LONDON, May 21 (Reuters) – The U.S. Senate approved a reform of Wall Street on Thursday and President Barack Obama may be signing into law the most sweeping changes to financial rules since the 1930s as soon as next month.
It implements pledges the United States, the European Union and other leading countries in the Group of Twenty made in 2009.
With the United States set to adopt its reform soon — and thus easily meet G20 deadlines — the EU has to play catch-up in some cases. Banks are watching carefully as transatlantic differences are emerging that will affect business models.
The following compares U.S. and EU reforms.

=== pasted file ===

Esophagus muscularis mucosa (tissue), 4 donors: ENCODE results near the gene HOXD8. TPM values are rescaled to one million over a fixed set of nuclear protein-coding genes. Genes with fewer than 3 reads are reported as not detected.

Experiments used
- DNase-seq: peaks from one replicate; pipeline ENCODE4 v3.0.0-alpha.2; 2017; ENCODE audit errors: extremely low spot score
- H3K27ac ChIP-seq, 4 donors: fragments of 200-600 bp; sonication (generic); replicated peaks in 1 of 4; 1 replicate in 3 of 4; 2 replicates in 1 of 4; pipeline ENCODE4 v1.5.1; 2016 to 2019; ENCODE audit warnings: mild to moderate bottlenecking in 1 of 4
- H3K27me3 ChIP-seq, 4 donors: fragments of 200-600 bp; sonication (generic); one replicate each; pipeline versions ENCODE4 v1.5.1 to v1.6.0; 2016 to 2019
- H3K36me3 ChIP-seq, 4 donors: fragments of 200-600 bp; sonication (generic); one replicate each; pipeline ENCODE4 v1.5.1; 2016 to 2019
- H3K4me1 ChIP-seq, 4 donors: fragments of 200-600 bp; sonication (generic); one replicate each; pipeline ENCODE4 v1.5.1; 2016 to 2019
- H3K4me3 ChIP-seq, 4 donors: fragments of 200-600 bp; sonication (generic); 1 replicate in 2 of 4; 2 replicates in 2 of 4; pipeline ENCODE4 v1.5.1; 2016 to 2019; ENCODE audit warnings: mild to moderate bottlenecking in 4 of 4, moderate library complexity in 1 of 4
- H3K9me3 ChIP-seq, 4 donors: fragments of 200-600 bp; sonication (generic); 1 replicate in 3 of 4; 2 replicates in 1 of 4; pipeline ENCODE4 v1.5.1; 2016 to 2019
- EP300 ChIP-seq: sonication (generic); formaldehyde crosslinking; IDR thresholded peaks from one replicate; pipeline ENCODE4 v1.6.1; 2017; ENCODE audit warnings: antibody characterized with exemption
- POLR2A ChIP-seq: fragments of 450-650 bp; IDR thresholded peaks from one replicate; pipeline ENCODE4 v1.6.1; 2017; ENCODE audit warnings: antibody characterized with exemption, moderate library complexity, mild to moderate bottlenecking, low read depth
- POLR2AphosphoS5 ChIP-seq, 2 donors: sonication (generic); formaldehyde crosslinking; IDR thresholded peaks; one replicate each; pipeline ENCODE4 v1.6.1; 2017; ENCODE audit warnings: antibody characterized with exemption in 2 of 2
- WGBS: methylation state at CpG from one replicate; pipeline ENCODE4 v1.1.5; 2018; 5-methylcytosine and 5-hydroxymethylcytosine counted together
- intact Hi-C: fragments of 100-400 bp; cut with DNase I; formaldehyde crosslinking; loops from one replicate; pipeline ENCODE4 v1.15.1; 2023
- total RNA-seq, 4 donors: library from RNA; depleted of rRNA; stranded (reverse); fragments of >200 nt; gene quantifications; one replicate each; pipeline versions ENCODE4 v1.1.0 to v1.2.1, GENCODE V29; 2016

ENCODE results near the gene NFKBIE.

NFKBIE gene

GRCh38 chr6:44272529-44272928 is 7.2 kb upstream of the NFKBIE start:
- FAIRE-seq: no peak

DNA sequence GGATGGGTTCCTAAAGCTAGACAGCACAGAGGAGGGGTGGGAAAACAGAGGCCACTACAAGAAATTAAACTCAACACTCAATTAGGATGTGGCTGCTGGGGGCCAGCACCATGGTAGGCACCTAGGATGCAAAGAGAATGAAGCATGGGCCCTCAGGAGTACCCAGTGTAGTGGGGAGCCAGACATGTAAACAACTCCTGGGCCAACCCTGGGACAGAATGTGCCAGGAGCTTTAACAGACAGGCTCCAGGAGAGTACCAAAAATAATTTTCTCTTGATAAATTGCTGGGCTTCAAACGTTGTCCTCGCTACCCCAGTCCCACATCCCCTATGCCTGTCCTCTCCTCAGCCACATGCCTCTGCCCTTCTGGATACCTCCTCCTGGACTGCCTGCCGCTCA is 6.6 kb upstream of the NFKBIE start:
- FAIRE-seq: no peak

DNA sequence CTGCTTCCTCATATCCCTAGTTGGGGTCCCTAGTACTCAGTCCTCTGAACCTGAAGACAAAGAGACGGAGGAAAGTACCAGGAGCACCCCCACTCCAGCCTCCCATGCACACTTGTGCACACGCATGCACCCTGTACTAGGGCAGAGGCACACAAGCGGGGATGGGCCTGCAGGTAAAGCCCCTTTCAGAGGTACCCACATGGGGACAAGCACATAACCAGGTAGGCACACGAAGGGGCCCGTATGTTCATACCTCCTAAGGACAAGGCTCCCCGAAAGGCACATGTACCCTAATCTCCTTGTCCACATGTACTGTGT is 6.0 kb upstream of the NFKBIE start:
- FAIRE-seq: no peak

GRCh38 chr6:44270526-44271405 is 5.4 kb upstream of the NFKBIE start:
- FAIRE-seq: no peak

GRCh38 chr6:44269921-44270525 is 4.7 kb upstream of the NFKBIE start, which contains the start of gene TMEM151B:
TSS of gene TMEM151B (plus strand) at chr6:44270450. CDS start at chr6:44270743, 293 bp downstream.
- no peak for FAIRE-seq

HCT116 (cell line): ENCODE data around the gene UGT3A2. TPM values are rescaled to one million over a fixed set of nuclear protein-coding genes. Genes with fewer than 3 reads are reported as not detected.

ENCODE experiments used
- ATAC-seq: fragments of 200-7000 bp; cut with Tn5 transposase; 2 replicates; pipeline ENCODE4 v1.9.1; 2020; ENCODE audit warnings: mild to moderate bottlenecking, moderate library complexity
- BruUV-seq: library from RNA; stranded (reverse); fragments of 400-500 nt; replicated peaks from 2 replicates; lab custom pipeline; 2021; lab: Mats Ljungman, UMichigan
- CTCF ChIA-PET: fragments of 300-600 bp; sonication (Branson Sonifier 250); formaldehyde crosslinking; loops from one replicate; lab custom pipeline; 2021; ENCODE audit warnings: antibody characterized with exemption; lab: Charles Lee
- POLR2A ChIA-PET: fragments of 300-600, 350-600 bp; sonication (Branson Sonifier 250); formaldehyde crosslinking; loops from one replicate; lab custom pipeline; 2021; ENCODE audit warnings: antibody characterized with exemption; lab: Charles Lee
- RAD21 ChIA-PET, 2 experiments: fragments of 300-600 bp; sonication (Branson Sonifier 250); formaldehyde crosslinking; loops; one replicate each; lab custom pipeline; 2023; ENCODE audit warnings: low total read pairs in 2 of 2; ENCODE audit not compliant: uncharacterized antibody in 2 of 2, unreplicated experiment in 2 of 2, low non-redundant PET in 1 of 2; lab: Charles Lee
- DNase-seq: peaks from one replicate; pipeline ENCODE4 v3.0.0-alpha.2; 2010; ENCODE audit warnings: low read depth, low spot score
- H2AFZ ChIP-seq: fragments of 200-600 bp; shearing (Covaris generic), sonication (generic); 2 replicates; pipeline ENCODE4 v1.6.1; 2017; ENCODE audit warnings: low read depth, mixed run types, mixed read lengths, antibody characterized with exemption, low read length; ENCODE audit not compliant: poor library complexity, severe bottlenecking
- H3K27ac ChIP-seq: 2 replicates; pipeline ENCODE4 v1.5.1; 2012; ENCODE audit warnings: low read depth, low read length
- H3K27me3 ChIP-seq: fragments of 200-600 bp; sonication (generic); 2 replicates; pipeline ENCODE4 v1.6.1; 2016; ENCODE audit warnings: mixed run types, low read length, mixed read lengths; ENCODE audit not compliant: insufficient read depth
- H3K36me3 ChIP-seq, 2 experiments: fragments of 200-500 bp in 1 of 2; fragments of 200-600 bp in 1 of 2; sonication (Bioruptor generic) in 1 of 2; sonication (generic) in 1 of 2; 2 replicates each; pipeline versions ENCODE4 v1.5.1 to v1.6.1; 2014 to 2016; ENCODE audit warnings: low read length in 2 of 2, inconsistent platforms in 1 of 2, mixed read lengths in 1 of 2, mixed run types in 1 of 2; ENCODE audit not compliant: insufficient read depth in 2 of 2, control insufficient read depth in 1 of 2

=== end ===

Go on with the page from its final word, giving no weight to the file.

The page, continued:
PREVENTING MORE TAX-FUNDED BAILOUTS
The G20 wants to end the belief among banks they are “too big to fail” by requiring resolution mechanisms and “living wills” for speedy windups that don’t destabilise markets.
The Senate sets up an “orderly liquidation” process.
The EU, a collection of 27 states with no common insolvency laws, faces a much harder task of thrashing out a pan-EU mechanism even though cross-border banks dominate the sector.